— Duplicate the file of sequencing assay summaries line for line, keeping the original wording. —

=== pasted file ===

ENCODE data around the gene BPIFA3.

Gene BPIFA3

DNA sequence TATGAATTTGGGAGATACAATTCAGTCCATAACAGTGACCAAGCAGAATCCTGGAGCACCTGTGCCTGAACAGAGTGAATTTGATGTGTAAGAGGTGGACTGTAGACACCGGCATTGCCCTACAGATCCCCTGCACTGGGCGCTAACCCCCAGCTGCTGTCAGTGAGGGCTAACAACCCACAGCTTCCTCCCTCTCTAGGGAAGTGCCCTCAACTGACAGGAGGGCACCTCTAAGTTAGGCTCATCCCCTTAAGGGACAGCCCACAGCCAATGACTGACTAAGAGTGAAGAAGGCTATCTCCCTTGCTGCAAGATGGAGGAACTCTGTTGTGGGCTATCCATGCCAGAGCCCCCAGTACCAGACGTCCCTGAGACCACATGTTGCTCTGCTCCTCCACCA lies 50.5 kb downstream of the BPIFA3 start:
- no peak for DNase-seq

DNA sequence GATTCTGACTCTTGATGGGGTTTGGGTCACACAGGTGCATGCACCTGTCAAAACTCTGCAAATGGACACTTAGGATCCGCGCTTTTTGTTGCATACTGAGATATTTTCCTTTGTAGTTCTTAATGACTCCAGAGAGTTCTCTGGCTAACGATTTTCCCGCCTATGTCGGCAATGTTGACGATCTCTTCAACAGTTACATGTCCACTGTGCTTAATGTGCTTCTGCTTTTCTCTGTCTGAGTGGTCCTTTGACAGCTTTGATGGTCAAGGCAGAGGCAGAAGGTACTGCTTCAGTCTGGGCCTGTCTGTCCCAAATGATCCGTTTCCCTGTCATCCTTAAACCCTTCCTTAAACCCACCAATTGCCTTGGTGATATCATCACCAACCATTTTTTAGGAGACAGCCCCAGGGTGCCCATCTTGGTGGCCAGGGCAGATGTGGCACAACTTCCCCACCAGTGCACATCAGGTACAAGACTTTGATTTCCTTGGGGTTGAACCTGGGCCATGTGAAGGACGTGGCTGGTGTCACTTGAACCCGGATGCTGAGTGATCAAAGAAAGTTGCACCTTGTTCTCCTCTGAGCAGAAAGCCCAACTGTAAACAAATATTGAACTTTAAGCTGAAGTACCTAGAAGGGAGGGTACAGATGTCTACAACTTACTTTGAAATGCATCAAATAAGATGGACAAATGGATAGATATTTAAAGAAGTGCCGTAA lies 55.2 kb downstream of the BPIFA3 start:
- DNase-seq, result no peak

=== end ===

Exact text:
ENCODE data around the gene BPIFA3.

Gene BPIFA3

DNA sequence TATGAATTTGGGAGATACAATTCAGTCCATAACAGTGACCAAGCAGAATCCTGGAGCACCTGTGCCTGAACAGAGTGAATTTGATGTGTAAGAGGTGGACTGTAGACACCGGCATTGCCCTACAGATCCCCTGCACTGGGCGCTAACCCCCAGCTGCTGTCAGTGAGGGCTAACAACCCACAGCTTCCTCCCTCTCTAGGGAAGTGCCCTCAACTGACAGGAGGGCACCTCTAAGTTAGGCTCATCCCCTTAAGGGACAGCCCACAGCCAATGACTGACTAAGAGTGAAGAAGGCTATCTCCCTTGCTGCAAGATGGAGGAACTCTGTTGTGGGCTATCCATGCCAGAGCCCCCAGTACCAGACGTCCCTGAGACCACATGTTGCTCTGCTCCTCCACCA lies 50.5 kb downstream of the BPIFA3 start:
- no peak for DNase-seq

DNA sequence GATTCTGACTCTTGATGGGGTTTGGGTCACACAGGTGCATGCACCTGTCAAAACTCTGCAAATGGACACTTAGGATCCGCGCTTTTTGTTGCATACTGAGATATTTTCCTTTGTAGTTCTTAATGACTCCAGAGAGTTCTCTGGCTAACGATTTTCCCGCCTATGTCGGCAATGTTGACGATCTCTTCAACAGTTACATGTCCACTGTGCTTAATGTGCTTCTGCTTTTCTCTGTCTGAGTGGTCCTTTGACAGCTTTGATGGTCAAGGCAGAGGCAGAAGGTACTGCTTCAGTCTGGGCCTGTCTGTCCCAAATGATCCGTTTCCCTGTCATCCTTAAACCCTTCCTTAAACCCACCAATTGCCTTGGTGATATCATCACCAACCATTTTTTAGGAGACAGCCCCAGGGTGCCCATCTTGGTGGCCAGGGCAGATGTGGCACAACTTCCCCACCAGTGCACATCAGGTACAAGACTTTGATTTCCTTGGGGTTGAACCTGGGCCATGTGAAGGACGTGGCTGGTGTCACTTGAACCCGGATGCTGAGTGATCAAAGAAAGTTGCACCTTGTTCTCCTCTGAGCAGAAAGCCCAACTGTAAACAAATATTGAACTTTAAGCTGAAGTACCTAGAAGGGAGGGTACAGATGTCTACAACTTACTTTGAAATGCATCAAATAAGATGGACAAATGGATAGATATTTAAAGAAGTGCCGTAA lies 55.2 kb downstream of the BPIFA3 start:
- DNase-seq, result no peak